Using the above terminology, then, it may be seen that occurrence of cook-off and/or misfire when the breech 110 is closed may result in an essentially normal firing of the gun 102. It may also be seen that occurrence of cook-off and/or misfire when the breech 110 is closed may alternately result in a reaction uncharacteristic of normal firing of the gun 102, and may result in permanent damage to the gun 102 or a threat to personnel. Cook-off with the breech 110 open, however, may result in injuries and/or damage to the gun 102, surrounding equipment, and personnel.
As a result, the above-referenced hot gun misfire procedures must be used, for example, to inform personnel as to how long to wait after a misfire or possible hang-fire has occurred, before opening the breech 110 and removing the misfired piece of ammunition. A safe clearing time predictor may be used that relies on a sufficiently lengthy time essentially to guarantee safety.
During combat or certain other maneuvers, it may be necessary to minimize the clearing time as much as possible without endangering the safety of the operators of the gun 102, so as to facilitate continued and rapid firing of the gun 102. In such cases, collection and analysis of time and temperature data by the data-collecting round 116 may be used to determine, for example, when cook-off is likely to occur or not occur, and how long to wait after a misfire before a given level of safety is reached with respect to opening the breech 110 and removing the piece of ammunition.
In developing such information and procedures, the data-collecting round 116 may be advantageous in that the relevant temperature/time histories of the data-collecting round 116 are gathered nearly instantaneously after a firing of the preceding round of (live) ammunition, so that, for example, all of the breech components may still be in their fire/misfire positions, and a minimal time will have passed in which heat dissipation may occur. Such instantaneous data-gathering results in realistic representations of the environment within the gun 102, and is made possible at least in part by the fact that the data-collecting round 116 may be generally loaded into the gun system the exact same way as a normal round would be loaded, and takes no extra time to load than a non-instrumented all-up-round.
More particularly, as data acquisition may begin immediately following a live fire event, which may generally be the time period most important in determining the ammunition heating characteristics with respect to cook-off, the described implementations eliminate a time required to wait for the gun mount to be deemed safe for entry (e.g., in the instance of a fully enclosed gun mount) before instrumentation may otherwise be inserted into the gun barrel, hence reducing or eliminating any loss of data immediately after cease fire.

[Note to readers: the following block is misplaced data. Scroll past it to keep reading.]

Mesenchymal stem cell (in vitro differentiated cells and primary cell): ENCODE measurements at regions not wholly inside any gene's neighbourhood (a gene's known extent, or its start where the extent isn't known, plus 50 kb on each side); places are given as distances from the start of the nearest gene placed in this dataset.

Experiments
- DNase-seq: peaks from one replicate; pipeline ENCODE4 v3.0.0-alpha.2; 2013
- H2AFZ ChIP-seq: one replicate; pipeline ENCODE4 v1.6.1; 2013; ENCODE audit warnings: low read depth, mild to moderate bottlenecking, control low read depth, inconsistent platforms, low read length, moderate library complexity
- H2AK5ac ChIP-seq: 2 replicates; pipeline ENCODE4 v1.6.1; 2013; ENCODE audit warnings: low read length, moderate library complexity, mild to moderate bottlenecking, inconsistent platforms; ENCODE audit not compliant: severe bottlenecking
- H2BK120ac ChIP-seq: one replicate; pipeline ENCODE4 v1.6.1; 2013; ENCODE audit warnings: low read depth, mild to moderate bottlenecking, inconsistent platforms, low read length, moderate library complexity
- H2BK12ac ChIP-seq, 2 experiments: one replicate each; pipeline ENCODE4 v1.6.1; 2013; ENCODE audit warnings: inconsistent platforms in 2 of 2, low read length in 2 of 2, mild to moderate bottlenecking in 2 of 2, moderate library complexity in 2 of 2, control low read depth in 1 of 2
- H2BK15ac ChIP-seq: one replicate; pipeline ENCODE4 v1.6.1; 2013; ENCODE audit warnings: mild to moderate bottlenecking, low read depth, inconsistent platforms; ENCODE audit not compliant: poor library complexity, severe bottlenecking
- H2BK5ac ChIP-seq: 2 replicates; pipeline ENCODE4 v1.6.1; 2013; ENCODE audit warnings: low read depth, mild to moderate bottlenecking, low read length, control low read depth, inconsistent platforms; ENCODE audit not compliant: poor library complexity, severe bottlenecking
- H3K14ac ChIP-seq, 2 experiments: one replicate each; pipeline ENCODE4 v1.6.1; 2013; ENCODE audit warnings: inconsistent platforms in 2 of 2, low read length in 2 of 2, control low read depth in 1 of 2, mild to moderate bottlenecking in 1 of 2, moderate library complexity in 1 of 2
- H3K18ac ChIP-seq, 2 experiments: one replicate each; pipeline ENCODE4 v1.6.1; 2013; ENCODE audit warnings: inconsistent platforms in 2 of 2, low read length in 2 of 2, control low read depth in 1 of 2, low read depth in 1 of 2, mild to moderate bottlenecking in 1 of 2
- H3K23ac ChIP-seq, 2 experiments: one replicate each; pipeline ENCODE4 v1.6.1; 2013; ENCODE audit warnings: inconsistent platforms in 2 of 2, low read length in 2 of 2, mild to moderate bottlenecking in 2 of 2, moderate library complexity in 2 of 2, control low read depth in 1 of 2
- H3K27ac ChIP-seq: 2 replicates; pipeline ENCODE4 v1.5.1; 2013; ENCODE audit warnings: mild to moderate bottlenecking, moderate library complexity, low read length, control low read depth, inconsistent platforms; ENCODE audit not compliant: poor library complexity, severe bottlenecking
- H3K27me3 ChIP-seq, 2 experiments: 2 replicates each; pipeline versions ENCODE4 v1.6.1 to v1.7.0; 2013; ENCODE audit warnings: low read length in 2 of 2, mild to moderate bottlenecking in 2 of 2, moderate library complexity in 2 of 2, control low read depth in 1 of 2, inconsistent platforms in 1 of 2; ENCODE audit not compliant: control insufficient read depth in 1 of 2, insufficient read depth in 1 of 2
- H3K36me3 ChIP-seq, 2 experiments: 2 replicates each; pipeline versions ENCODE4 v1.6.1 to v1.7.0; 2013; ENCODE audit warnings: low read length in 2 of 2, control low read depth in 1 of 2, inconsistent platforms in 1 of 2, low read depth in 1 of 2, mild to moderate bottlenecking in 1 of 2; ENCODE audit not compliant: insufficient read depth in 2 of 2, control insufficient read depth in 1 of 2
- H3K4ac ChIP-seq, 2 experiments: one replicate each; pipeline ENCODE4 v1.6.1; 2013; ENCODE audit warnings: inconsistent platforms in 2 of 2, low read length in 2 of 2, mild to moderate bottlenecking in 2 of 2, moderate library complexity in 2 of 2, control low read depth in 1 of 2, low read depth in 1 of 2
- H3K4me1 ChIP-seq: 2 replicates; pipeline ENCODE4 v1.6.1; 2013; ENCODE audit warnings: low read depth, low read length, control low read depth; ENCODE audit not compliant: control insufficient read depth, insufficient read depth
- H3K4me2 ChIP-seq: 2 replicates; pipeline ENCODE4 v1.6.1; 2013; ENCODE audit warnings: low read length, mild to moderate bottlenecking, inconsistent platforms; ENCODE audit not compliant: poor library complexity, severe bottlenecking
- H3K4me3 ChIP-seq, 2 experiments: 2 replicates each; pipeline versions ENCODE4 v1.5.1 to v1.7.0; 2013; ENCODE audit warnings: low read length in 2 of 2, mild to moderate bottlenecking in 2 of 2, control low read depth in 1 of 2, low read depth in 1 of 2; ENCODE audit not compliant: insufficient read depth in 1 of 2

Notably, it should be understood that the gun 102 may respond to the stoppage caused by the data-collecting round 116 in a manner essentially similar to what would occur in case of an actual misfire. That is, for example, the data-collecting round 116 may experience a build-up of heat as the data-collecting round 116 sits within the gun 102. In the case of an actual misfire or hang-fire of live ammunition, such a heat build-up may lead to an eventual firing or other uncharacteristic reaction of the live ammunition, so that actual knowledge of the temperature variations may be useful in developing safe misfire procedures for clearing live ammunition from the gun 102, when necessary.
Further, by allowing the data-collecting round 116 to operate independently once placed in the gun system being evaluated, the safety of operating personnel may be increased, since, for example, user involvement is minimal while the data is collected. In fact, a single user may be able to operate the described implementations, including setup, loading the data-collecting round 116, and downloading and processing the acquired data.
In other words, the self-contained nature of the data-collecting round 116 allows the data-collecting round 116 to cycle completely through a gun handling system and load into a gun barrel with minimal direction or input from the operating personnel, and without interfering with the gun system and/or an ammunition loading mechanism of the gun system. As a result, the described implementations for non-intrusive temperature instrumentation for data acquisition in ammunition allows for the collection of valuable ammunition heating data in an area that may be physically hazardous and without requiring modification of or instrumentation to the generally more expensive gun barrel 106 itself.
Additionally, the dispersed nature of the thermocouple connectors 210 within or on the data-collecting round 116 allows for a variety of temperature data points to be collected by the data acquisition system 208. Such variety in the collected data may allow for improved modeling of the temperature response of the data-collecting round 116.
Batteries 304 a and 304 b are connected to the data loggers 208 a and 208 b, respectively, so as to provide power thereto. As shown, the batteries 304 a and 304 b also are maintained in a stable manner within the case 202 by way of the connecting rods 214 and the securing plate 302.